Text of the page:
When he was living in the East Village (from 1983 to 1993), Ai carried a camera with him all the time and would take pictures of his surroundings wherever he was. The resulting collection of photos were later selected and is now known as the New York Photographs.
At the same time, Ai became fascinated by blackjack card games and frequented Atlantic City casinos. He is still regarded in gambling circles as a top tier professional blackjack player according to an article published on blackjackchamp.com.
n 1993, Ai returned to China after his father became ill. He helped establish the experimental artists’ Beijing East Village and co-published a series of three books about this new generation of artists with Chinese curator Feng Boyi: Black Cover Book (1994), White Cover Book (1995), and Gray Cover Book (1997).
In 1999, Ai moved to Caochangdi, in the northeast of Beijing, and built a studio house – his first architectural project. Due to his interest in architecture, he founded the architecture studio FAKE Design, in 2003. In 2000, he co-curated the art exhibition Fuck Off with curator Feng Boyi in Shanghai, China.
Ai is married to artist Lu Qing, and has a son from an extramarital relationship.
In 2005, Ai was invited to start blogging by Sina Weibo, the biggest internet platform in China. He posted his first blog on 19 November. For four years, he “turned out a steady stream of scathing social commentary, criticism of government policy, thoughts on art and architecture, and autobiographical writings.” The blog was shut down by Sina on 28 May 2009. Ai then turned to Twitter and wrote prolifically on the platform, claiming at least eight hours online every day. He wrote almost exclusively in Chinese using the account @aiww. As of 31 December 2013, Ai has declared that he would stop tweeting but the account remains active in forms of retweets and Instagram posts.
Citizens’ Investigation on Sichuan earthquake student casualties
Ten days after the 8.0-magnitude earthquake in Sichuan province on 12 May 2008, Ai led a team to survey and film the post-quake conditions in various disaster zones. In response to the government’s lack of transparency in revealing names of students who perished in the earthquake due to substandard school campus constructions, Ai recruited volunteers online and launched a “Citizens’ Investigation” to compile names and information of the student victims. On 20 March 2009, he posted a blog titled “Citizens’ Investigation” and wrote: “To remember the departed, to show concern for life, to take responsibility, and for the potential happiness of the survivors, we are initiating a “Citizens’ Investigation.” We will seek out the names of each departed child, and we will remember them.”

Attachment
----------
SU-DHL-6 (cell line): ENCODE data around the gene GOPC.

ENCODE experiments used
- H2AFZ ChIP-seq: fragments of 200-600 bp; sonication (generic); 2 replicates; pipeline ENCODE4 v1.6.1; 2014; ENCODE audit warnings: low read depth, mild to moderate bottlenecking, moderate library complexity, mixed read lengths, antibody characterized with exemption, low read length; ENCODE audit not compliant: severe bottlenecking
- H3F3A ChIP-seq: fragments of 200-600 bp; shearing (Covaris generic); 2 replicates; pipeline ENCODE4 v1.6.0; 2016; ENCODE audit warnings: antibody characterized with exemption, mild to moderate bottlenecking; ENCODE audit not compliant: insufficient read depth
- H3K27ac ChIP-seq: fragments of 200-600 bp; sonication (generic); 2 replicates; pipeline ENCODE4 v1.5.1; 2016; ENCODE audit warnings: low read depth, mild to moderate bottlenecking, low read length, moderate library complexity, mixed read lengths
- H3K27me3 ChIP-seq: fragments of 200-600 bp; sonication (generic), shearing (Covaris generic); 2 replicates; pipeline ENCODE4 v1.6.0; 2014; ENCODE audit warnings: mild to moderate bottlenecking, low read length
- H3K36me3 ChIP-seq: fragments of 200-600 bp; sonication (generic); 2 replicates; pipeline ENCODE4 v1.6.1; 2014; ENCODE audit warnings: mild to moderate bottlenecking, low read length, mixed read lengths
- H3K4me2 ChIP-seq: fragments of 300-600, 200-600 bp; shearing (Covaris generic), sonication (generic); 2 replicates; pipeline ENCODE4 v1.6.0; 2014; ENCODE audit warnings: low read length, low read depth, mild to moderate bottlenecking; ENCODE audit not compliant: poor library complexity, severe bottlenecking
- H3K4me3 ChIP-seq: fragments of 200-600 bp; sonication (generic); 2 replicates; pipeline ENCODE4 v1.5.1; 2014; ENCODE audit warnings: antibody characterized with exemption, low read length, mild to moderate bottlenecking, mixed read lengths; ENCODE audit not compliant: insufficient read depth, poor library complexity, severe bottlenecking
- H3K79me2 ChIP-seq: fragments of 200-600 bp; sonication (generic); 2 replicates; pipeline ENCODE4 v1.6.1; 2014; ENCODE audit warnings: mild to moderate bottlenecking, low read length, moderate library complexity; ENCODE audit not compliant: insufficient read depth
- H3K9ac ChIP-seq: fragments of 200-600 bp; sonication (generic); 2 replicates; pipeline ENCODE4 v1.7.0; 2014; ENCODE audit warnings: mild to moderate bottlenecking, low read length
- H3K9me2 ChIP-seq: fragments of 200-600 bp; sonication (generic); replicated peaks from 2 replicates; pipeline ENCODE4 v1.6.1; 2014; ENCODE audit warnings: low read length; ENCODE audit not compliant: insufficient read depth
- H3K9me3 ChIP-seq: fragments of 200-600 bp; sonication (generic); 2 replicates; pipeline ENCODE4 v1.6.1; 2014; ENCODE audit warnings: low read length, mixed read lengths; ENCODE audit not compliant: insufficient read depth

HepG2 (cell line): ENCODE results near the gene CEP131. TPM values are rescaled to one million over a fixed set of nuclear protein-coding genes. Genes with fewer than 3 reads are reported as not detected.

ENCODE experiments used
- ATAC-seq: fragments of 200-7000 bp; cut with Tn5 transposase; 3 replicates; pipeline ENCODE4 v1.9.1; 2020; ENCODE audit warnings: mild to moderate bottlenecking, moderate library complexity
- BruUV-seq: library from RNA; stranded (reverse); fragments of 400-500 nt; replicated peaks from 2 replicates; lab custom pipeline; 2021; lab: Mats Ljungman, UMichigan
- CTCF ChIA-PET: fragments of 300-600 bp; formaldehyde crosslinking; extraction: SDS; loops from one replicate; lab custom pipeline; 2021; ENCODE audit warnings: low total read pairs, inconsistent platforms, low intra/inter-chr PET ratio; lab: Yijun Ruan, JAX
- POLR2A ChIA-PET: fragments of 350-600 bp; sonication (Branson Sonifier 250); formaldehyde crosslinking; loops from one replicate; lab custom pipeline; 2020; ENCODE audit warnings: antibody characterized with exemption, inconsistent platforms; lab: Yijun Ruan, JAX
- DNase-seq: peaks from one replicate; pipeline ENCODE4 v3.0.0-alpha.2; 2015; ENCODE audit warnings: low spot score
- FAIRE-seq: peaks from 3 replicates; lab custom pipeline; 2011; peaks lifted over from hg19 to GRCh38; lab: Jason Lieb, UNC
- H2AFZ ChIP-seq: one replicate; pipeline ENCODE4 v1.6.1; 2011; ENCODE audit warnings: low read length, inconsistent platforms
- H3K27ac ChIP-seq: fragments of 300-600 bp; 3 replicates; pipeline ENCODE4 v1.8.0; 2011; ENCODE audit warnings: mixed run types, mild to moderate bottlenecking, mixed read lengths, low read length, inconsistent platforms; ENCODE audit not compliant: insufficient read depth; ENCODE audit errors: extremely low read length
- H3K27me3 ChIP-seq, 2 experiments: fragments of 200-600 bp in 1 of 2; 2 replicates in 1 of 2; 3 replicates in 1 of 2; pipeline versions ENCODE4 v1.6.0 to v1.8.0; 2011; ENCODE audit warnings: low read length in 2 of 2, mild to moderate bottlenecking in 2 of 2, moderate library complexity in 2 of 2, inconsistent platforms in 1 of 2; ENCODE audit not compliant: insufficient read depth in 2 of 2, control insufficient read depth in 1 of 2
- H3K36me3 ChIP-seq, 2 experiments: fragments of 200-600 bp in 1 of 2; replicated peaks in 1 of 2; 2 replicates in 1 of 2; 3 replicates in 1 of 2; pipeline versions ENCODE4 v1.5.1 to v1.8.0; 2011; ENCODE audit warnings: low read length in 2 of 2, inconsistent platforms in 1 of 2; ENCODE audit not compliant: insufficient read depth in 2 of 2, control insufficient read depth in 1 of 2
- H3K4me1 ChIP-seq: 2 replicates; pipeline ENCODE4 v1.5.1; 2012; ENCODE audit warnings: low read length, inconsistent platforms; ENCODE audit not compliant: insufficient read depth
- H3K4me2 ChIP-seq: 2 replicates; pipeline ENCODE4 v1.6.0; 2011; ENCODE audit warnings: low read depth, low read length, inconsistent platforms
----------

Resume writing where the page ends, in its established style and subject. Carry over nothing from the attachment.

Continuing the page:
As of 14 April 2009, the list had accumulated 5,385 names. Ai published the collected names as well as numerous articles documenting the investigation on his blog which was shut down by Chinese authorities in May 2009. He also posted his list of names of schoolchildren who died on the wall of his office at FAKE Design in Beijing.
Ai suffered headaches and claimed he had difficulty concentrating on his work since returning from Chengdu in August 2009, where he was beaten by the police for trying to testify for Tan Zuoren, a fellow investigator of the shoddy construction and student casualties in the earthquake. On 14 September 2009, Ai was diagnosed to be suffering internal bleeding in a hospital in Munich, Germany, and the doctor arranged for emergency brain surgery. The cerebral hemorrhageis believed to be linked to the police attack.
According to the Financial Times, in an attempt to force Ai to leave the country, two accounts used by him had been hacked in a sophisticated attack on Google in China dubbed Operation Aurora, their contents read and copied; his bank accounts were investigated by state security agents who claimed he was under investigation for “unspecified suspected crimes”.
Shanghai studio controversy
In November 2010, Ai was placed under house arrest by the Chinese police. He said this was to prevent the planned party marking the demolition of his newly built Shanghai studio.
The building was designed and built by Ai upon encouragement and persuasion from a “high official [from Shanghai]” as part of a new cultural area designated by Shanghai Municipal authorities; Ai would have used it as a studio and to teach architecture courses. But now Ai has been accused of erecting the structure without the necessary planning permission and a demolition notice has been ordered, even though, Ai said, officials had been extremely enthusiastic, and the entire application and planning process was “under government supervision”. According to Ai, a number of artists were invited to build new studios in this area of Shanghai because officials wanted to create a cultural area.
On 3 November 2010, Ai said the government had informed him two months earlier that the newly completed studio would be knocked down because it was illegal. Ai complained that this was unfair, as he was “the only one singled out to have my studio destroyed”. The Guardian reported Ai saying Shanghai municipal authorities were “frustrated” by documentaries on subjects they considered sensitive: two of the better known ones featured Shanghai resident Feng Zhenghu, who lived in forced exile for three months in Narita Airport, Tokyo; another well-known documentary focused on Yang Jia, who murdered six Shanghai police officers.